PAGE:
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15 Reasons Why Elsa Schiaparelli Was A Total Genius

She used pink so hot it was "shocking" AND made dresses with Salvador Dali. Need I say more?

Italian fashion designer Elsa Schiaparelli, who rose to prominence in the early 1900s, became famous for many things, but mostly her use of the color pink and sense of whimsy. Last year Tod's CEO Diego Delle Valle announced he would revive the Schiaparelli label, which was shuttered after a period of struggling in 1954 when the designer was just 64. Now Valle's plans are crystallizing: Christian Lacroix was just hired to design a 15-piece capsule couture collection for the house. Why, this is enormously exciting news! Because Schiaparelli deserves a splashy homage for being a total genius. Here's why.
Via malindaknowles.net

Italian fashion designer Elsa Schiaparelli, who rose to prominence in the early 1900s, became famous for many things, but mostly her use of the color pink and sense of whimsy. Last year Tod's CEO Diego Delle Valle announced he would revive the Schiaparelli label, which was shuttered after a period of struggling in 1954 when the designer was just 64. Now Valle's plans are crystallizing: Christian Lacroix was just hired to design a 15-piece capsule couture collection for the house. Why, this is enormously exciting news! Because Schiaparelli deserves a splashy homage for being a total genius. Here's why.

1. She basically made hot pink eternally cool.

This dress is from 1938.
Via modelinia.com

This dress is from 1938.

Schiaparelli's signature shade was "shocking pink."

We should go back to using that term. Way better than "hot pink."(This dress dates to the late 1930's.)
Via wornthrough.com

We should go back to using that term. Way better than "hot pink."

(This dress dates to the late 1930's.)

Another late '30s look.
Via pinterest.com

Another late '30s look.

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2. She named her perfume, which debuted in 1936, "Shocking."

After her signature pink color.
Via agrowingobsession.com

After her signature pink color.

A watercolor ad for Shocking by fashion illustrator and artist, Marcel Vertes.
Via schiaparelli.com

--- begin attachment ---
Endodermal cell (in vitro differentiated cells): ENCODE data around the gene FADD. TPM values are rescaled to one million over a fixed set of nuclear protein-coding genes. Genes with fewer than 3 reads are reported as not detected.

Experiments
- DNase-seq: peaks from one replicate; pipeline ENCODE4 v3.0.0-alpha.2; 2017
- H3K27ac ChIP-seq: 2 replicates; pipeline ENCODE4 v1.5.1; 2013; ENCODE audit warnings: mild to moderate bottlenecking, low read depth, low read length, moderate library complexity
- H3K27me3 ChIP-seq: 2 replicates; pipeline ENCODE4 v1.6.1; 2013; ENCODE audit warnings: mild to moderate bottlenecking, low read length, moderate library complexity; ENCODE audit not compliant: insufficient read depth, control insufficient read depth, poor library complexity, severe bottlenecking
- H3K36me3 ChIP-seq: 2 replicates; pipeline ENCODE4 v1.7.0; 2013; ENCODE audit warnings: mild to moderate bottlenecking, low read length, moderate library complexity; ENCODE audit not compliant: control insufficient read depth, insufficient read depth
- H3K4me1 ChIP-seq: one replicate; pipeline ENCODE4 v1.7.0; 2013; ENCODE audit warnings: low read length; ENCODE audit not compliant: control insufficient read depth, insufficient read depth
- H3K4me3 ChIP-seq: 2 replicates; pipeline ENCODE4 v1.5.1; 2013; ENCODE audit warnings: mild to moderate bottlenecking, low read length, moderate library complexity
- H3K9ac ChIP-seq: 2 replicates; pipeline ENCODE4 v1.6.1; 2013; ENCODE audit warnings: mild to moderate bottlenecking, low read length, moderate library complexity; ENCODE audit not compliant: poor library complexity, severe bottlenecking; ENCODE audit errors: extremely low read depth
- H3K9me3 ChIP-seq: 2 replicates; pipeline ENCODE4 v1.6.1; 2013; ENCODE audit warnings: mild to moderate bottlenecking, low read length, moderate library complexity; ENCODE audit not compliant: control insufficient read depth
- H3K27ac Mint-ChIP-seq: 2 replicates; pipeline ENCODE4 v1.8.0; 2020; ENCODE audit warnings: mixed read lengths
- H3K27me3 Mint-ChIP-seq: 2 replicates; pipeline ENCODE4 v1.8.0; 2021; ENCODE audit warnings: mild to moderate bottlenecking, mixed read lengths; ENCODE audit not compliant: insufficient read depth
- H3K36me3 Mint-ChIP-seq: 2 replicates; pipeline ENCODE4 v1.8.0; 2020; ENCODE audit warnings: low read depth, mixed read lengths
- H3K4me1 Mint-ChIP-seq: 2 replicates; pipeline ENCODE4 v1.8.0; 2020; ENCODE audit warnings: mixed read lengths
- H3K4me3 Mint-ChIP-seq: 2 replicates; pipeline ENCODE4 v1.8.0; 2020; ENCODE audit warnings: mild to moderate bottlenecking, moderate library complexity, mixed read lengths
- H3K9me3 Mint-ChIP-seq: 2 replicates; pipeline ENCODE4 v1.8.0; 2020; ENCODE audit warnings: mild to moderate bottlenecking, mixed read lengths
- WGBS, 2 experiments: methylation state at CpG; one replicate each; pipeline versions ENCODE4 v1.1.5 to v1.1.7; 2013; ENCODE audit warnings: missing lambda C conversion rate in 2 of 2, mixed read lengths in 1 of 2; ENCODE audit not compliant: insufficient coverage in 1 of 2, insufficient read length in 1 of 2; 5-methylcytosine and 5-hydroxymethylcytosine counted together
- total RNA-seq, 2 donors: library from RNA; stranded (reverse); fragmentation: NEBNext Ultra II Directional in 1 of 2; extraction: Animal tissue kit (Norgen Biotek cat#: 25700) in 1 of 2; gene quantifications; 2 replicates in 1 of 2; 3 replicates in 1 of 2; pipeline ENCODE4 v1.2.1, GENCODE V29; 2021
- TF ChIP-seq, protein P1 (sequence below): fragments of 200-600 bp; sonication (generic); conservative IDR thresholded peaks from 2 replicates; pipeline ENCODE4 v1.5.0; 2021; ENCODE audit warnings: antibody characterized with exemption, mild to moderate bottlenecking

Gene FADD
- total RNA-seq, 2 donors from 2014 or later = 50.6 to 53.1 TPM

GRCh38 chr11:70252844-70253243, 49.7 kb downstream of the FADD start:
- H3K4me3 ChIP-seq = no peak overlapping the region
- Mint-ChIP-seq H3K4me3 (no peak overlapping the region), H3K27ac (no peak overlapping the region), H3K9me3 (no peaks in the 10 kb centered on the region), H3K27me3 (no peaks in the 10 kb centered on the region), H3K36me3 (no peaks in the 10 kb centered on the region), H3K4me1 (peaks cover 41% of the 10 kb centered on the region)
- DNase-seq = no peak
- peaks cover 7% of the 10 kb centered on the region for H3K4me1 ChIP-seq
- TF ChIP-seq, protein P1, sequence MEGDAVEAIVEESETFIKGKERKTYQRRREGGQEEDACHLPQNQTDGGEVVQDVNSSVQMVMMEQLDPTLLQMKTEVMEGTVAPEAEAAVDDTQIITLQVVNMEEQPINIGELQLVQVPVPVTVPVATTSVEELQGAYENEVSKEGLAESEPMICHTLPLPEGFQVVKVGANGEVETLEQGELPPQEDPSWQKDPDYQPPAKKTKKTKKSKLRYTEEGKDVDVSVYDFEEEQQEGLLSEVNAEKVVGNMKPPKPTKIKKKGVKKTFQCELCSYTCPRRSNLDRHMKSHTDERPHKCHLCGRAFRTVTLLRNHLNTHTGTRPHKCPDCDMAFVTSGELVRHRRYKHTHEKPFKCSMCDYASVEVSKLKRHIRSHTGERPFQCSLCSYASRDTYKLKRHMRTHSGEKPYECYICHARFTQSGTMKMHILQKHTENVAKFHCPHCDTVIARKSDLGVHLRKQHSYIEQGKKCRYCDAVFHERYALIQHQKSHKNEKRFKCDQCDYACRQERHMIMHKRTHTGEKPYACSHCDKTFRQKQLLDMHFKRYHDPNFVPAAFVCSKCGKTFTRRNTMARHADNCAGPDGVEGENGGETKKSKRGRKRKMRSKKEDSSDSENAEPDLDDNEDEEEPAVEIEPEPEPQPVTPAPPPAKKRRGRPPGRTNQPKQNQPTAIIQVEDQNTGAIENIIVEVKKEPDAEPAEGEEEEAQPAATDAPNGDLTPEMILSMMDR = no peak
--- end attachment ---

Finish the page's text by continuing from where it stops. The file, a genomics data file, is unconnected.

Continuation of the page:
A watercolor ad for Shocking by fashion illustrator and artist, Marcel Vertes.

Another Vertes ad, featuring a donkey. From TK.
Via schiaparelli.com

Another Vertes ad, featuring a donkey. From TK.

3. When she introduced lipstick in 1946, it was scented like her "Shocking" perfume.

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(To this day, Nars carries a shade called "Schiap" in her honor.)

4. Her designs were clever and surreal.

Take this jacket from the fall 1937 collection, where sequin "hair" cascades down the arm.
Via metmuseum.org

Take this jacket from the fall 1937 collection, where sequin "hair" cascades down the arm.

A 1937 collaboration with artist Jean Cocteau.
Via lostyles.blogspot.com

A 1937 collaboration with artist Jean Cocteau.

5. Her collaborations with Salvador Dali, a friend, were just wonderful.

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Like this skeletal dress.

From 1938.
Via vintelegance.blogspot.com

From 1938.

And this dress with "tears."

Another piece from 1938.
Via collections.vam.ac.uk

Another piece from 1938.

And this hat.

Winter 1937–'38.
Via metmuseum.org

Winter 1937–'38.

And this famous lobster dress.

Dali painted the lobster on this piece, which Wallis Simpson wore in a Cecil Beaton photograph. The dress dates to 1937.
Via robertgriff.blogspot.com

Dali painted the lobster on this piece, which Wallis Simpson wore in a Cecil Beaton photograph.

The dress dates to 1937.

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6. Her accessories were also wonderfully cheeky.

From the fall 1936-'37 collection.
Via alagarconniere.wordpress.com

From the fall 1936-'37 collection.

Fall 1938–'39.
Via metmuseum.org

Fall 1938–'39.

Fall 1934.
Via metmuseum.org

Fall 1934.

7. She created a tiny phone for women to carry around in their purses at all times. Because she was ahead of her time like that.

This is actually a mirrored compact. It dates to 1935.
Via tmagazine.blogs.nytimes.com

This is actually a mirrored compact. It dates to 1935.

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8. And she saw beauty in unexpected places and things — like bugs.

This necklace is from the fall 1938 line.
Via metmuseum.org

This necklace is from the fall 1938 line.

Beetle buttons, also from fall '38.
Via imobsessedwiththis.com

Beetle buttons, also from fall '38.

9. Her gowns were quirky pieces of art.

From the spring 1937 line.
Via metmuseum.org

From the spring 1937 line.

Fall 1939.
Via metmuseum.org

Fall 1939.

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10. You can tell she was incredibly forward-thinking because Beyoncé would totally wear this today.

And this dress is from 1948.
Via coletterie.com

And this dress is from 1948.

11. She could do floral prints that weren't floral prints.

A creation from 1940.
Via metmuseum.org

A creation from 1940.

12. Her 1940's color blocking puts today's street style stars to shame.

Spring 1940.
Via metmuseum.org

Spring 1940.

13. She was famous for her personal style as well as her designs.

If street style blogs were a thing her her day, she'd be EVERYWHERE.
Via thecoincidentaldandy.blogspot.com

If street style blogs were a thing her her day, she'd be EVERYWHERE.

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Covering Time Magazine.
Via lisathatcher.wordpress.com

Covering Time Magazine.

14. She could pull off a turban.

15. She was a shameless man repeller way before... the Man Repeller.

Yes, that's a leopard's face on her head. No big deal.
Via flickeflu.com

Yes, that's a leopard's face on her head. No big deal.

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